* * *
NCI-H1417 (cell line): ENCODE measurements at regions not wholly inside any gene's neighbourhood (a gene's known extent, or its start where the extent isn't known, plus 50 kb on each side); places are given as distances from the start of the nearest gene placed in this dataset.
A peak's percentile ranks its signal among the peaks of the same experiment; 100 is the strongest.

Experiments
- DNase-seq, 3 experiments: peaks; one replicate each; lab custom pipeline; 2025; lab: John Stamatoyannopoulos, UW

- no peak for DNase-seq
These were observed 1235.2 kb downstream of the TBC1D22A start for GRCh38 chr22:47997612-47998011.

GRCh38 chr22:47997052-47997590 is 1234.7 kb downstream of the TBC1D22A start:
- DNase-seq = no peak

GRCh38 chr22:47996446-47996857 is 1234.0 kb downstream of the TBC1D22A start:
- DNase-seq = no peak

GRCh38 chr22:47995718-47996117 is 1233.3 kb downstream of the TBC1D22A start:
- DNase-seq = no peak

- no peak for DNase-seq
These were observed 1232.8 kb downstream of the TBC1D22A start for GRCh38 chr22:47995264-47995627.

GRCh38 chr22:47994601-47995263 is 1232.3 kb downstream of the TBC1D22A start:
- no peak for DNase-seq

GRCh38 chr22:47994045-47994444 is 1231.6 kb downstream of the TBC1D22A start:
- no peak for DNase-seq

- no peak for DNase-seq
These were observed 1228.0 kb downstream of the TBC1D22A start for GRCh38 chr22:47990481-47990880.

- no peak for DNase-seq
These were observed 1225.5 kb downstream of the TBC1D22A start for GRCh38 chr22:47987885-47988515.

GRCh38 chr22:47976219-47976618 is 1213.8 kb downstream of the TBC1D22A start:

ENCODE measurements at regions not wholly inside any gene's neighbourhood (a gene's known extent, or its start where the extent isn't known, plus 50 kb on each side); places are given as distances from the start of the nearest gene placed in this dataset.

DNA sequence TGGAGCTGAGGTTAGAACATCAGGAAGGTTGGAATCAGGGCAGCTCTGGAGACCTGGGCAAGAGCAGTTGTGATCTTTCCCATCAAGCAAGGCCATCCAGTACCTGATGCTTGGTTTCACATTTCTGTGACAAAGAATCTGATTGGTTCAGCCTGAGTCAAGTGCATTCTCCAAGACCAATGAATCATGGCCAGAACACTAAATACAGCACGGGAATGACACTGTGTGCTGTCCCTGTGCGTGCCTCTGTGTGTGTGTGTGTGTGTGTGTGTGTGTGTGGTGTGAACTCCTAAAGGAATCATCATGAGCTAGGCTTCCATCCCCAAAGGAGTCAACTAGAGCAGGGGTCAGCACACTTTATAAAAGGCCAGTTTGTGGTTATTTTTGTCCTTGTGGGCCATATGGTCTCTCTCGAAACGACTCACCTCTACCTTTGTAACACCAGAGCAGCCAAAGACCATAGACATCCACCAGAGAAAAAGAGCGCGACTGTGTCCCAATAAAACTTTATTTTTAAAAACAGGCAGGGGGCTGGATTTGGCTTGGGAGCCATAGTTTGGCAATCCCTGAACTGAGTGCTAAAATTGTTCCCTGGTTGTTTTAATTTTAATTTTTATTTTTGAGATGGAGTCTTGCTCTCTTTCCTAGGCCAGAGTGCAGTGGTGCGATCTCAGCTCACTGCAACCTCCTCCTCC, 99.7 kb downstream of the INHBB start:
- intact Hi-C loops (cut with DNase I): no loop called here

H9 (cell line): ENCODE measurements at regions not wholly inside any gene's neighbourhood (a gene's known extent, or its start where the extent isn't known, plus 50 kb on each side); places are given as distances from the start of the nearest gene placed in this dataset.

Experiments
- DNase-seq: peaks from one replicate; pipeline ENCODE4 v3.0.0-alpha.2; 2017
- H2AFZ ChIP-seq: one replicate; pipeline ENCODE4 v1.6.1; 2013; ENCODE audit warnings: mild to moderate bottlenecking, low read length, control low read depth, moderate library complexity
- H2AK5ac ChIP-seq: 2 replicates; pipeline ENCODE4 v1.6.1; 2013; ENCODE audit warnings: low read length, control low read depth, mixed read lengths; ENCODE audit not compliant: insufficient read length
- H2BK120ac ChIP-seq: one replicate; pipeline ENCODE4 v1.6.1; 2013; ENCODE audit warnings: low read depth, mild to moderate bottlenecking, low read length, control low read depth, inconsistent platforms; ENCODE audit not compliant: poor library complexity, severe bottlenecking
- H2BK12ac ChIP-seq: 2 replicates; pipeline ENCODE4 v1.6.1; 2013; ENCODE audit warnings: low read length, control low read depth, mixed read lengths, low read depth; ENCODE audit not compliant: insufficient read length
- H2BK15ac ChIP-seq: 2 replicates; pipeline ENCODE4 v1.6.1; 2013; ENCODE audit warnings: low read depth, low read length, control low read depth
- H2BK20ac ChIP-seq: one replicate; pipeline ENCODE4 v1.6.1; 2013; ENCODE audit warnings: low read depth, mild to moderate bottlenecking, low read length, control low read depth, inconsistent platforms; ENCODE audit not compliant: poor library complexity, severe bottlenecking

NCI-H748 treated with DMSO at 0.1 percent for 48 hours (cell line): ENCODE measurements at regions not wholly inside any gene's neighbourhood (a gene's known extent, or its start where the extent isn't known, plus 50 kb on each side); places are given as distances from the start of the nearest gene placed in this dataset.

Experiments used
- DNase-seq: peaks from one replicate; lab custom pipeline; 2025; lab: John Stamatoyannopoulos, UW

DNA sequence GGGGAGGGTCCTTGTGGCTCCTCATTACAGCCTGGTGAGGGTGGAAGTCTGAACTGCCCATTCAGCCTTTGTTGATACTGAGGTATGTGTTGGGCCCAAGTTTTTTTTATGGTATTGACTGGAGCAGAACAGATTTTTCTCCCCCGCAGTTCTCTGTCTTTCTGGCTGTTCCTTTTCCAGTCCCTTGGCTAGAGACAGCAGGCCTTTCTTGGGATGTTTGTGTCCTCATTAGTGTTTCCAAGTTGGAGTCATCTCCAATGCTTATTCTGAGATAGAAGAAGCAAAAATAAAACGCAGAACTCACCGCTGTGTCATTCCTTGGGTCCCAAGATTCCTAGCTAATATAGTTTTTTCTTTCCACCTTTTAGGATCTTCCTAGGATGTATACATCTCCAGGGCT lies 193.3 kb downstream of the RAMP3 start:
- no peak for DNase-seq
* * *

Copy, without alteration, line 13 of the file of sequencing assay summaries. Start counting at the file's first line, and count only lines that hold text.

- no peak for DNase-seq